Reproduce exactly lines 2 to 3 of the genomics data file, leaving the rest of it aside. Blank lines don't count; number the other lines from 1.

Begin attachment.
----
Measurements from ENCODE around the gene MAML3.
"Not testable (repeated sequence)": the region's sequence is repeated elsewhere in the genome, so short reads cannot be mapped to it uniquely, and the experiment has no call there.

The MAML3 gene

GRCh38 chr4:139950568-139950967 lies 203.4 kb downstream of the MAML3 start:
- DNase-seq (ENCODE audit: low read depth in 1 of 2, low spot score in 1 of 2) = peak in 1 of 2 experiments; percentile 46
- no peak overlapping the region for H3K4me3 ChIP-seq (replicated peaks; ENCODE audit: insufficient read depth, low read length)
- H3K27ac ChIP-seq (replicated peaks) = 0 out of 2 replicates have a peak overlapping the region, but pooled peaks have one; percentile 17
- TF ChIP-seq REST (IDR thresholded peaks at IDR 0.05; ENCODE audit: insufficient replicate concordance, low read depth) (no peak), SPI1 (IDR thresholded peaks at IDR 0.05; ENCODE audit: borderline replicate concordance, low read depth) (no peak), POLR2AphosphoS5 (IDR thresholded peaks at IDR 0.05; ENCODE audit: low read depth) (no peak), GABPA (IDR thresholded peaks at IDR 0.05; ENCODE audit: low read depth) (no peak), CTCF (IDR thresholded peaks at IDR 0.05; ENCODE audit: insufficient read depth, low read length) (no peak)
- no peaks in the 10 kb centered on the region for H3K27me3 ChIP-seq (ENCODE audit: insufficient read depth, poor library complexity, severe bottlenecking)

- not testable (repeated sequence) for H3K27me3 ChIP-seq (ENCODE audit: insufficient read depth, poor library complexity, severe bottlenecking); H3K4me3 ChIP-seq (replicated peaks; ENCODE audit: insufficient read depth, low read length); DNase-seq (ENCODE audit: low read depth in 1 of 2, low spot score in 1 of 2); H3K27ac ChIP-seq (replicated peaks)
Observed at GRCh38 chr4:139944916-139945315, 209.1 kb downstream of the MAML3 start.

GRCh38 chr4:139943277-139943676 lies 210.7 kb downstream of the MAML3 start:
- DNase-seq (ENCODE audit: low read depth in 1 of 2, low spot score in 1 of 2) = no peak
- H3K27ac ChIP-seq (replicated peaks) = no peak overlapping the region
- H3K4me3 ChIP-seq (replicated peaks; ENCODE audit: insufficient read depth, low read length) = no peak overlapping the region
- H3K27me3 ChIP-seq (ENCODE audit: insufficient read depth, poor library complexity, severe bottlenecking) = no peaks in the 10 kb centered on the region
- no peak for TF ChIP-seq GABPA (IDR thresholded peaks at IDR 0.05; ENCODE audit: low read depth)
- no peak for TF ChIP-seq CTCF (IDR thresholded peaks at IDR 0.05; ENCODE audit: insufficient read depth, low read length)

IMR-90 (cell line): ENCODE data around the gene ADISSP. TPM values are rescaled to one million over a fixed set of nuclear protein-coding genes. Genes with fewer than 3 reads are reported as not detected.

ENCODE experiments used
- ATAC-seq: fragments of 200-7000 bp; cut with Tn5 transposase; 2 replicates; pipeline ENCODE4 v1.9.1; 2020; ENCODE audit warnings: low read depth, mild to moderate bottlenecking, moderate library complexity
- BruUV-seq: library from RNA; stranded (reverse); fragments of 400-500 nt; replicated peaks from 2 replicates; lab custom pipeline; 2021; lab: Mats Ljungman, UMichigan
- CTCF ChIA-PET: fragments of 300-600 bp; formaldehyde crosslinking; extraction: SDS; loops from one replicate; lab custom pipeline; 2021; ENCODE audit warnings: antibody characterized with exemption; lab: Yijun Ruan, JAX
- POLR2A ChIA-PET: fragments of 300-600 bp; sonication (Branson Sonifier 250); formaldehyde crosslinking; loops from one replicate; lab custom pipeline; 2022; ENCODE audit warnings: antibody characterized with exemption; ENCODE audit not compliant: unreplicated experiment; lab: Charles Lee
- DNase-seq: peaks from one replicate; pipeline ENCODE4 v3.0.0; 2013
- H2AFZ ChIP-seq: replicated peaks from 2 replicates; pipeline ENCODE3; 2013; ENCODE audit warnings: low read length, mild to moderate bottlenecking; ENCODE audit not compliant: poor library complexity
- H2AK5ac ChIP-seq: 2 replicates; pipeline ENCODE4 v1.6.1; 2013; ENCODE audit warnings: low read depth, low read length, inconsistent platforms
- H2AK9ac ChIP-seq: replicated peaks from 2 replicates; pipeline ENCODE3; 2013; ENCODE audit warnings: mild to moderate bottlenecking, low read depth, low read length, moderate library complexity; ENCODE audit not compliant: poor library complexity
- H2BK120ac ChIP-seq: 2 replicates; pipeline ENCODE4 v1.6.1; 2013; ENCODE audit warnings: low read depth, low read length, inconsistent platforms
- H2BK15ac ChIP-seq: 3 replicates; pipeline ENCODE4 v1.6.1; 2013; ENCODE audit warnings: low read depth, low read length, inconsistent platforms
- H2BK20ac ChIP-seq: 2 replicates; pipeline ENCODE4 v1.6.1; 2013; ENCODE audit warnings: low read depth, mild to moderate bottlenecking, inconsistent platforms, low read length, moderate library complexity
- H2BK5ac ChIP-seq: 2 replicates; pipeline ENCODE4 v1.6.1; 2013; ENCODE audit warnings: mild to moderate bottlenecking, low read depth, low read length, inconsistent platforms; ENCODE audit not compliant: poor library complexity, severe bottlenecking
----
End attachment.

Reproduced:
"Not testable (repeated sequence)": the region's sequence is repeated elsewhere in the genome, so short reads cannot be mapped to it uniquely, and the experiment has no call there.

The MAML3 gene